Founding Vice Chancellor encourages Northern Rivers to embrace its iconic University

Published 12 April 2019
Founding VC Barry Conyngham with students in 1994 Founding Vice Chancellor Barry Conyngham (centre of 2nd row in suit) with students during O Week in 1994

When Southern Cross University opened in 1994 it lead the sector with innovative and in-demand courses like tourism, coastal management, popular music and medical crops.

Murray dAlmeida, Barry Conyngham, Adam Shoemaker
Professor Barry Conyngham (centre) with Deputy Chancellor Murray d'Almedia (left) and Vice Chancellor Adam Shoemaker.

Now 25 years later, the University’s Founding Vice Chancellor Professor Barry Conyngham AM says Australian universities are too similar, lacking distinctive differences that make them more compelling to prospective students. Universities such as Southern Cross could change that.

He also said that regional universities must continue to vigorously pursue federal research funding for their regions. He is presently Dean of Fine Arts and Music at the University of Melbourne.

Professor Conyngham made the comments ahead of his occasional address at Southern Cross University’s graduation ceremony today in Lismore, on the NSW North Coast. He was Vice Chancellor of Southern Cross from 1994 to 2000.

Read in full: Barry Conyngham occasional address 12 April 2019

“It was a very exciting time for us all when Southern Cross University came into existence 25 years ago and I remember the sense of creating something new, young, adventurous and imaginative that responded to the local culture, geographical location and regional traditions of the Northern Rivers,” he said.

“The region possessed a wonderful combination of a hippy, creative, freewheeling, anti-establishment culture, and the fierce independence and tradition of agriculture — sugar, dairy, cattle — and the coastal enterprises and subtropical industries that had characterised the Northern Rivers for over a century. The traditions of creativity and conservation bumping up against each other.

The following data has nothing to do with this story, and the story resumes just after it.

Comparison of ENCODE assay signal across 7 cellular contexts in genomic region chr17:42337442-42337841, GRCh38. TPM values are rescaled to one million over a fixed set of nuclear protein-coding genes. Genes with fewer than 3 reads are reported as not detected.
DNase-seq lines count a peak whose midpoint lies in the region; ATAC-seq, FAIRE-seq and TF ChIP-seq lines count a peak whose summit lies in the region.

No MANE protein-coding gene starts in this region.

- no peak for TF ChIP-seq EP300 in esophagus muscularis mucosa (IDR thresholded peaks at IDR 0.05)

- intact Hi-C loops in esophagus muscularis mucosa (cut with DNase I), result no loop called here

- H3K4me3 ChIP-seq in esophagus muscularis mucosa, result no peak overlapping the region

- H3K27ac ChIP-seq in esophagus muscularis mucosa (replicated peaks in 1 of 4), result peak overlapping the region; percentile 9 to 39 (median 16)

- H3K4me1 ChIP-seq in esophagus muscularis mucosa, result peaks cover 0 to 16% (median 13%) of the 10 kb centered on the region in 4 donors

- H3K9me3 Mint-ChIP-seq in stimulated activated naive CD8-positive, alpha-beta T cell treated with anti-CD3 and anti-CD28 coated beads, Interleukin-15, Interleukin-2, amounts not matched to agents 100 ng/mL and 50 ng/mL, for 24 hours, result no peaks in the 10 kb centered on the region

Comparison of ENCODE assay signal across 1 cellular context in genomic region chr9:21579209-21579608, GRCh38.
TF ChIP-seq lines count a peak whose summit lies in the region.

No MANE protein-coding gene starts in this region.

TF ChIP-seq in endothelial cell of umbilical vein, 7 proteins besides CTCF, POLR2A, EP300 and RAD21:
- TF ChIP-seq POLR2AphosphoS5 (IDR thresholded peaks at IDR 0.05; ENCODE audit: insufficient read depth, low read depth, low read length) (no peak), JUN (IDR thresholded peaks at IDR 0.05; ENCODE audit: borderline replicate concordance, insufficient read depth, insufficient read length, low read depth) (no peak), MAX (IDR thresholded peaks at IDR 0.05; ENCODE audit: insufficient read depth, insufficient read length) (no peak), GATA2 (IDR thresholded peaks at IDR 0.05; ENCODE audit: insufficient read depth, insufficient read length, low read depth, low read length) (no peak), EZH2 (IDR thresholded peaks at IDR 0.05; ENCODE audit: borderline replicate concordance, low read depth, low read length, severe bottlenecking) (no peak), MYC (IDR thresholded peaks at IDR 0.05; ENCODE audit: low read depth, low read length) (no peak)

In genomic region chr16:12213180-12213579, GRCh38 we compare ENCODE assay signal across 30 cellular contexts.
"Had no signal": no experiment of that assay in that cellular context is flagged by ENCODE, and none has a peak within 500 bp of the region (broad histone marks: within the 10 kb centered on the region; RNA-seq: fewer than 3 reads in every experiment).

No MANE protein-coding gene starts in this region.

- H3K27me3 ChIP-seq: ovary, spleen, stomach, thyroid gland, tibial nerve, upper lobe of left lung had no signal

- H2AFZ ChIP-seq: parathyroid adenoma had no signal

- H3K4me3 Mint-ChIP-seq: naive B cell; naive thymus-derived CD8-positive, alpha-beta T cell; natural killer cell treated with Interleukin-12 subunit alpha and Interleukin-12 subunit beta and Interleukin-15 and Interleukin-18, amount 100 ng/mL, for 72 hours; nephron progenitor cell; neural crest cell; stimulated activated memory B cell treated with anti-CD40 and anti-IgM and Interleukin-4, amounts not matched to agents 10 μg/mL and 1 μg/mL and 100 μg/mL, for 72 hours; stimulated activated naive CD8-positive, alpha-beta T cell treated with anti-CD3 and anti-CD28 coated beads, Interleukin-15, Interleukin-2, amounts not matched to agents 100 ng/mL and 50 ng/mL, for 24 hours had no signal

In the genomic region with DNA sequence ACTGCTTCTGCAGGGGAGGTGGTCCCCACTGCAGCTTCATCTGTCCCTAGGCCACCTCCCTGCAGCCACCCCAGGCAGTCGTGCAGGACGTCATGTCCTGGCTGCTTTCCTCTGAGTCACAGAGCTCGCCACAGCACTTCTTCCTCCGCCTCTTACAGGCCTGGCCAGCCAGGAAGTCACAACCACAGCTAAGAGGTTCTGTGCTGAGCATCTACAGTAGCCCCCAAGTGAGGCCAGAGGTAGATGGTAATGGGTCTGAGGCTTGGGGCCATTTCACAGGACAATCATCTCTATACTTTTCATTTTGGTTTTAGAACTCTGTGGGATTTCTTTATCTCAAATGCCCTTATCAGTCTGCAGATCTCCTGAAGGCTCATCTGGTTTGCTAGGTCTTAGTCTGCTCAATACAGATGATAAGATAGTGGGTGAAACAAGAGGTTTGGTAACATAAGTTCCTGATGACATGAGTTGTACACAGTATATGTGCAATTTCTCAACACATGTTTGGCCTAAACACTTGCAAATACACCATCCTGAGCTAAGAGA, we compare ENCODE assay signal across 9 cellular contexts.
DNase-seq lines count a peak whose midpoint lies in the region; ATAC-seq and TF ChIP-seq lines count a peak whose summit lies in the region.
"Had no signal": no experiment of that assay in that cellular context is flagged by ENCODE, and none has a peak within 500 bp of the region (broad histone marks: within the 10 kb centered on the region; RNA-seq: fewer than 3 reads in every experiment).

“And the people of the region embraced us.”

Professor Conyngham said Southern Cross was the first university to accept tourism both as a degree and a profession.

“We also had the talent and location to research coastal management, plant genetics and medicinal crops. It was the first university in the country to concentrate on popular music and to introduce the formal education of alternative-medicine practitioners — over the dead bodies of a lot of old-school thinkers.

“Southern Cross is not alone in these endeavours now. Many universities have followed our leadership in these fields.”

Professor Conyngham reflected on the University’s next quarter of a century.

“We live in challenging and uncertain times. The best chance of continued success still rests in knowing how to identify what has changed and what has not, reflecting the region and those who now live and work in it, offering something different while connecting to our region. Let this place itself engender new strategies to hold on to its local young people while attracting others from around the world.”

He urged residents of the Northern Rivers to embrace Southern Cross University and to overcome a sense of complacency about it: “a danger to be avoided” after 25 successful years.

Professor Conyngham said the sector overall had to do more to ensure its viability.

“Australia needs diversity in its universities. While Melbourne University has provided a genuine distinctive model of undergraduate study and a high percentage of graduate professional offerings, most universities in Australia do not differ fundamentally from each other.

“Regional universities, reflecting on the nature of their locations, should try to focus on proactively being different to the sandstones and metros.”

He said more research dollars would benefit regional universities.

“While universities such as Melbourne need to have a very comprehensive program to compete with places like Harvard, regional universities need to focus.

Southern Cross can produce teaching and research that is world class, but it is more likely when linked to the quality and distinctiveness of their communities and locations.”


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